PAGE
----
Villa Plus, the UK's biggest specialist villa company, which was refusing to refund many 'villa-only' customers who couldn't travel due to government restrictions, has now changed its policy. Some customers are thousands of pounds out of pocket, but since Which? reported the company to the regulator, they have now received emails promising refunds within seven days.
Within 24 hours of Which? reporting the company to the Competition and Markets Authority (CMA), Villa Plus decided to help its customers and offer refunds. Before the company announced its new policy on Saturday, one customer was set to lose nearly £5,000. Villa Plus had told her she wouldn't get her money back, despite having been reassured by the company, in writing, she would get a full refund if she couldn't travel due to travel restrictions.
The Foreign and Commonwealth Office's (FCO's) current advice against all non-essential travel means customers who have booked accommodation abroad can no longer feasibly get there. Villa Plus had rejected many customers' requests for a refund, stating that they should instead claim on their travel insurance.
Villa Plus previously ignored a request from Which? to revise its policy. Which? believed Villa Plus was not acting in line with CMA guidelines to treat customers fairly over refunds, so we reported the company to the regulator.
Ella Stewart was due to stay in Menorca with Villa Plus for two weeks from 6 June at a cost of £4,805.
Back in March, Ella was worried about the evolving coronavirus situation. She was unsure whether to cancel her booking and forgo her deposit so that she wouldn't have to pay the final instalment on her villa-only holiday. But after speaking to a Villa Plus staff member, she felt reassured she would be entitled to a full refund if her family couldn't travel, so she paid the remaining balance.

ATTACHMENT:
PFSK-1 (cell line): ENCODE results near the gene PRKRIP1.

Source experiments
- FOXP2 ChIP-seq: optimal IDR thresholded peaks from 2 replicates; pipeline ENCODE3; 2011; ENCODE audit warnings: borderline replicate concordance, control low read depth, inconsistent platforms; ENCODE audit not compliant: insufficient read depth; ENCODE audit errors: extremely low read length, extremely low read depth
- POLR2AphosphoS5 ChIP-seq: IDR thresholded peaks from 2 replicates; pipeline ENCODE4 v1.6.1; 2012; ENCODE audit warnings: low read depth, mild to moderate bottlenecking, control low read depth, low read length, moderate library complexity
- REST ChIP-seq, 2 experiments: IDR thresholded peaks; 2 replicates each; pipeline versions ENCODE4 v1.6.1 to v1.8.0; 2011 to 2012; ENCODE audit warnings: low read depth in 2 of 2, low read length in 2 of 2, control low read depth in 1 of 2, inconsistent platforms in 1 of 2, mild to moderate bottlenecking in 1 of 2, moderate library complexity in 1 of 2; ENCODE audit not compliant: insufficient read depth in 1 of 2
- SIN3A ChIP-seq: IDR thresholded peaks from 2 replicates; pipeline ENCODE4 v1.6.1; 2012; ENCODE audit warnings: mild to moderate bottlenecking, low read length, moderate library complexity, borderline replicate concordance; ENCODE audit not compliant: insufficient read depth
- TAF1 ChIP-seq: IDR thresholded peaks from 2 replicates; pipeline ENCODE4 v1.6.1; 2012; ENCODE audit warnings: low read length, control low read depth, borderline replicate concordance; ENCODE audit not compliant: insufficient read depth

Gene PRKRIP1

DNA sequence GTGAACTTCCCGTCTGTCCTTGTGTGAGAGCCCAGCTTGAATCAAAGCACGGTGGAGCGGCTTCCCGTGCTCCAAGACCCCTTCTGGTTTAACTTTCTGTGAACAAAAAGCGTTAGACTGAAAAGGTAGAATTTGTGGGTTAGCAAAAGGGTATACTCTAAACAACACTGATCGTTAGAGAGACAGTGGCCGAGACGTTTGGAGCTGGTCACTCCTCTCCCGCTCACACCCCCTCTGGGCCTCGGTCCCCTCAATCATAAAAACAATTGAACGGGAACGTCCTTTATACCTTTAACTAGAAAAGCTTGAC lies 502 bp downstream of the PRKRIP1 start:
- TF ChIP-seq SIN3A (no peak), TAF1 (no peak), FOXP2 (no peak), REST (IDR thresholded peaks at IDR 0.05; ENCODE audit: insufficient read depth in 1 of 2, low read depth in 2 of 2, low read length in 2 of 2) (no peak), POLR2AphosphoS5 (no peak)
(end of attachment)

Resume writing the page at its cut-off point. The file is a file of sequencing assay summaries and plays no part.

Concerned that she didn't have this in writing, Ella wrote to Villa Plus in April, and the same staff member confirmed by email that she would be entitled to a full refund if the FCO advised against travel to her destination.
But the night before Ella was due to travel, she received an email from Villa Plus stating she was not entitled to a refund. Instead, she was told to claim through her travel insurance. If that was unsuccessful, then she could request a voucher.
Ella wasn't the only customer to be hit by this policy U-turn. Initially, Villa Plus was refunding both villa-only and package holiday customers, but on 22 May it announced it was only refunding package holiday bookings.
Nikola Coulthard was a victim of the policy change. Her holiday costing £2,612 was due to begin on 18 May - four days prior to the announcement. A Villa Plus Facebook post on 15 May and website post on 21 May said it would pay refunds to those who were meant to depart in the next three days, so she was expecting a refund. Yet, on 28 May, she was told a refund was no longer an option and she must cancel the holiday.